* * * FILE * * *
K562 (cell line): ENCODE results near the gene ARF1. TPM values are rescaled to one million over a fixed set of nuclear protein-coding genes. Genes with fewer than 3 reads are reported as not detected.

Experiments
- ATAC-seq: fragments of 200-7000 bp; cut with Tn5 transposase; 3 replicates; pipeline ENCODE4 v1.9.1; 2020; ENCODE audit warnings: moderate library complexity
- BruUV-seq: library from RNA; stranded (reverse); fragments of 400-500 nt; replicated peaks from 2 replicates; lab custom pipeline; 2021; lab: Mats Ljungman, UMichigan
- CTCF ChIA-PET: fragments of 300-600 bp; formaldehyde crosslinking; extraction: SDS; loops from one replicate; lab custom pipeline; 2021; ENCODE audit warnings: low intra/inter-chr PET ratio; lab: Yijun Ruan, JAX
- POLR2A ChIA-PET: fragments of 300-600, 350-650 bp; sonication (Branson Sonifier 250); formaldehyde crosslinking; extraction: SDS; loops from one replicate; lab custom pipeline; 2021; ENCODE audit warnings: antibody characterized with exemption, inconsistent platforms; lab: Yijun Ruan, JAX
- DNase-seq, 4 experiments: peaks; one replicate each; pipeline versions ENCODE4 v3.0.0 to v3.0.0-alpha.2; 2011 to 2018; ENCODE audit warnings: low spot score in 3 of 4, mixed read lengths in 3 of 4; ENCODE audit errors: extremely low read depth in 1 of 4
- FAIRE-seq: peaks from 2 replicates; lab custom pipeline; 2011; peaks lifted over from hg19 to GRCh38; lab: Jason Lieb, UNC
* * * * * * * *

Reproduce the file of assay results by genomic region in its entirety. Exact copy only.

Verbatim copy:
K562 (cell line): ENCODE results near the gene ARF1. TPM values are rescaled to one million over a fixed set of nuclear protein-coding genes. Genes with fewer than 3 reads are reported as not detected.

Experiments
- ATAC-seq: fragments of 200-7000 bp; cut with Tn5 transposase; 3 replicates; pipeline ENCODE4 v1.9.1; 2020; ENCODE audit warnings: moderate library complexity
- BruUV-seq: library from RNA; stranded (reverse); fragments of 400-500 nt; replicated peaks from 2 replicates; lab custom pipeline; 2021; lab: Mats Ljungman, UMichigan
- CTCF ChIA-PET: fragments of 300-600 bp; formaldehyde crosslinking; extraction: SDS; loops from one replicate; lab custom pipeline; 2021; ENCODE audit warnings: low intra/inter-chr PET ratio; lab: Yijun Ruan, JAX
- POLR2A ChIA-PET: fragments of 300-600, 350-650 bp; sonication (Branson Sonifier 250); formaldehyde crosslinking; extraction: SDS; loops from one replicate; lab custom pipeline; 2021; ENCODE audit warnings: antibody characterized with exemption, inconsistent platforms; lab: Yijun Ruan, JAX
- DNase-seq, 4 experiments: peaks; one replicate each; pipeline versions ENCODE4 v3.0.0 to v3.0.0-alpha.2; 2011 to 2018; ENCODE audit warnings: low spot score in 3 of 4, mixed read lengths in 3 of 4; ENCODE audit errors: extremely low read depth in 1 of 4
- FAIRE-seq: peaks from 2 replicates; lab custom pipeline; 2011; peaks lifted over from hg19 to GRCh38; lab: Jason Lieb, UNC